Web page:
BY NO MORE WORKHORSE ON OCTOBER 8, 2015
William Shakespeare’s King Lear – Mill Theatre Dundrum – Review by LAW
Directed by : Geoff O’Keeffe
September 29th- October 23rd
King Lear is a remarkably oft quoted play in our household: “How sharper than a serpent’s tooth it is to have a thankless child” is a particular favourite…Our study of the play for Leaving Cert 1993 has impressively stood the test of time and I looked forward to revisiting the play in its current run for this year’s Leaving Cert students in the Mill Theatre in Dundrum.
King Lear is one of Shakespeare’s Tragedies. It depicts the descent into madness of the title character, who compelled by pride, decides to divide his kingdom between his three daughters on the basis of how well they love him, bringing tragic consequences to all. Cordelia, Lear’s youngest daughter, after hearing the false proclamations of love from her elder sisters, Goneril and Regan, decides to be honest with her father and not fawn over him to get a bigger portion of his realm. Lear is furious with her and cuts her off completely. Lear proclaims that he will spend the rest of his days living between his two elder daughters and their husbands. However, Goneril and Regan reveal that they find Lear an old and foolish man and have little patience for him or his foibles.
The sub-plot of King Lear sees two brothers, Edgar and Edmund, torn apart by jealousy. Edmund, the bastard child of Gloucester, resents his illegitimate status and plans to dispose of his legitimate brother Edgar. Edmund also tears Goneril and Regan’s relationship apart as he seduces both of them and sets in place a plan for the sisters to off their husbands, Cornwall and Albany and ultimately for them to destroy each other.
King Lear is renowned for its symbolism of nature- its exploration of human nature, of what is natural and unnatural. Geoff O’Keeffe uses sound to great effect in his production, as the sound of the storm and thunder is intermingled with the sound of apes, as if to remind us that the world is a jungle and that we can return to our most base instincts when overtaken by greed and power.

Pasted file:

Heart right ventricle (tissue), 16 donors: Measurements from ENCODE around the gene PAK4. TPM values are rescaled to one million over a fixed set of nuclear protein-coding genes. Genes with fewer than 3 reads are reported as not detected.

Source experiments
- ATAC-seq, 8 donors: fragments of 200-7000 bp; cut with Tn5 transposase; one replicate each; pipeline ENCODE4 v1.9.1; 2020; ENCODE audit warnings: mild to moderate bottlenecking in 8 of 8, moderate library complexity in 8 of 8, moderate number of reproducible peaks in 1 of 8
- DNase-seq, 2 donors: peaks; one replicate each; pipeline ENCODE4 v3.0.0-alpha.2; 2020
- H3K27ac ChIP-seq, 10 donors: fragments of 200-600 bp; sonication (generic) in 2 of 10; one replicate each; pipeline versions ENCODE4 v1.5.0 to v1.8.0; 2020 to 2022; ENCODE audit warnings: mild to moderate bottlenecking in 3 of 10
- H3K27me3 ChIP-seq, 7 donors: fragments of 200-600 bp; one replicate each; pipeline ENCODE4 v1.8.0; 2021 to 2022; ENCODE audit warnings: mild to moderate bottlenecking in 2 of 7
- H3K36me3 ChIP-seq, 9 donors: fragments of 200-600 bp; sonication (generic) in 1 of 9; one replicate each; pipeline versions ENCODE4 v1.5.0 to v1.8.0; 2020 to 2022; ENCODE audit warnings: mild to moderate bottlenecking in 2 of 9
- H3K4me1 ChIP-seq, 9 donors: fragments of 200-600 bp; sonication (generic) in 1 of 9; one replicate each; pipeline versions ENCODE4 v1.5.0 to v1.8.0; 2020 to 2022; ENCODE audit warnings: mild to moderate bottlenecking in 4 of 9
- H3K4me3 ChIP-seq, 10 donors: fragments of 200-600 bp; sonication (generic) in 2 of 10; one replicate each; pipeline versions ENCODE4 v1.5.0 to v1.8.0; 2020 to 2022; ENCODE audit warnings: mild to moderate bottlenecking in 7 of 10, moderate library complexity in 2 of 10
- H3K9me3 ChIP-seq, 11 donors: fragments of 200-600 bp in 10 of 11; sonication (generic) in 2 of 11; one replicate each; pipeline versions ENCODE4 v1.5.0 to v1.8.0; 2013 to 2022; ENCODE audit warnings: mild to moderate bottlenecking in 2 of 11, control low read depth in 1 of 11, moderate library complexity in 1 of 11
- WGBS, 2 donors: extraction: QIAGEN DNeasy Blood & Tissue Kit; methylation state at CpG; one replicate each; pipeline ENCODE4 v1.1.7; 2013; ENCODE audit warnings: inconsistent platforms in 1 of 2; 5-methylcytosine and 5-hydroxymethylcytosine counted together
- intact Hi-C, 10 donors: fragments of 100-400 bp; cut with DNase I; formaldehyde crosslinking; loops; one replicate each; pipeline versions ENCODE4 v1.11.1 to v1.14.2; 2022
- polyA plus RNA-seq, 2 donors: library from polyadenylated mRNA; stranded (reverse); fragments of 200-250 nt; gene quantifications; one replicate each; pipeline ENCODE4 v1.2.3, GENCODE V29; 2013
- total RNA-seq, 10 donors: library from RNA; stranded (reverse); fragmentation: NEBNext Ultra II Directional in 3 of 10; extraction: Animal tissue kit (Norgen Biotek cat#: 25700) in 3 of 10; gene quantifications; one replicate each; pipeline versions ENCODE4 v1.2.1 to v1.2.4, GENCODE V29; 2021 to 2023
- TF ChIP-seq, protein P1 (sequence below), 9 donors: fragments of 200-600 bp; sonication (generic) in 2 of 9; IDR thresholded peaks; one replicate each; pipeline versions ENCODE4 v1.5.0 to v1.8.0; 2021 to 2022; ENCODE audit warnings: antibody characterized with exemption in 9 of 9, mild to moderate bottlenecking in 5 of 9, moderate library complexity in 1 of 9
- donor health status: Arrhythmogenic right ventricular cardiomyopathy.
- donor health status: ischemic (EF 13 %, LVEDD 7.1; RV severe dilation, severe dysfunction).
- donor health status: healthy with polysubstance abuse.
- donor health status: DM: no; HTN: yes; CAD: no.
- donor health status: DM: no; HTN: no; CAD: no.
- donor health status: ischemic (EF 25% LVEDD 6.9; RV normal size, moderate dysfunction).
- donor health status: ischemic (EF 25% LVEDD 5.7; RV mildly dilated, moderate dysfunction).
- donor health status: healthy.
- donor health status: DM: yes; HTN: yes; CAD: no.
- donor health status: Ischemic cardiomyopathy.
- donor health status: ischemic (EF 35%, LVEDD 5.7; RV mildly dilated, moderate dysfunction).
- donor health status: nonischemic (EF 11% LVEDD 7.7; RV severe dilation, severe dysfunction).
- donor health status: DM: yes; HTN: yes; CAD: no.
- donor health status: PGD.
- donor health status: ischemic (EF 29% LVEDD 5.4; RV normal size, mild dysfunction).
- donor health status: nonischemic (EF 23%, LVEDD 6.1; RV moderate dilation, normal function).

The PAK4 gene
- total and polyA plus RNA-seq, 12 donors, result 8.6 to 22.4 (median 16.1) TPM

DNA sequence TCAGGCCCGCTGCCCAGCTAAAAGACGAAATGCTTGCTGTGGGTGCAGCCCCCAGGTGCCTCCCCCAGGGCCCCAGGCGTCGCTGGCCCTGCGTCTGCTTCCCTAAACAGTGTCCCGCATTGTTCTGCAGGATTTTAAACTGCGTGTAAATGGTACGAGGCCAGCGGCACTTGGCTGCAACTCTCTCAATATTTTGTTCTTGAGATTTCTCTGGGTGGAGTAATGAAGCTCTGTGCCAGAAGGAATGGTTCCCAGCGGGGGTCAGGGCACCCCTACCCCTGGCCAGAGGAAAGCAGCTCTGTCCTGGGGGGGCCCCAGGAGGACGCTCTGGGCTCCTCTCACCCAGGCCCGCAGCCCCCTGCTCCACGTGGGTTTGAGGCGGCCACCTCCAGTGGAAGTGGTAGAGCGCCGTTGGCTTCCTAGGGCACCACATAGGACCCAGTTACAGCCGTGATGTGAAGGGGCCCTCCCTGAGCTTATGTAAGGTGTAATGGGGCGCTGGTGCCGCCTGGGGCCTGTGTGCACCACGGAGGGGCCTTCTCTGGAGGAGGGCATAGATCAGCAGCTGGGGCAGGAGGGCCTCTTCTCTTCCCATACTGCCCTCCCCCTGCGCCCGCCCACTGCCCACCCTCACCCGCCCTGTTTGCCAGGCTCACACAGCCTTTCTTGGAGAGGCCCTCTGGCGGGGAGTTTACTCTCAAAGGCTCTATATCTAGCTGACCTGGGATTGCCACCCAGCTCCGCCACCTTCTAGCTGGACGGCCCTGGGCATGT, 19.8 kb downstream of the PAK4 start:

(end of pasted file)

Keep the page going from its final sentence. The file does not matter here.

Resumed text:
The cast of this production of King Lear was unbalanced, but the quality of the acting of some players, elevated the weaker performances. Lenny Hayden in the title role gave blood, literal sweat and tears to the part and it would be a hard heart that would fail to be unmoved by his performance of a broken man, aware that his pride has been the cause of his ruination and driven mad by the events that he set in motion.
Paul Elliott gave a great performance as Edmund, in full Machiavellian villany. Neill Fleming and Brian Molloy were also excellent as Gloucester and Kent. But by far the stand-out performance was by Shane O’Regan as the Fool. O’Regan gives a master class in physical theatre performance giving a completely captivating performance.
King Lear is a play meant to be appreciated in its viewing and it is raw, visceral and epic in scale, as noted by O’Keefe in his director’s note. Written in the 1600’s, its themes are so universal that it can still feel contemporary. It is a shame if this run only catches the attention of Leaving Cert students, because it is worthy of a much wider audience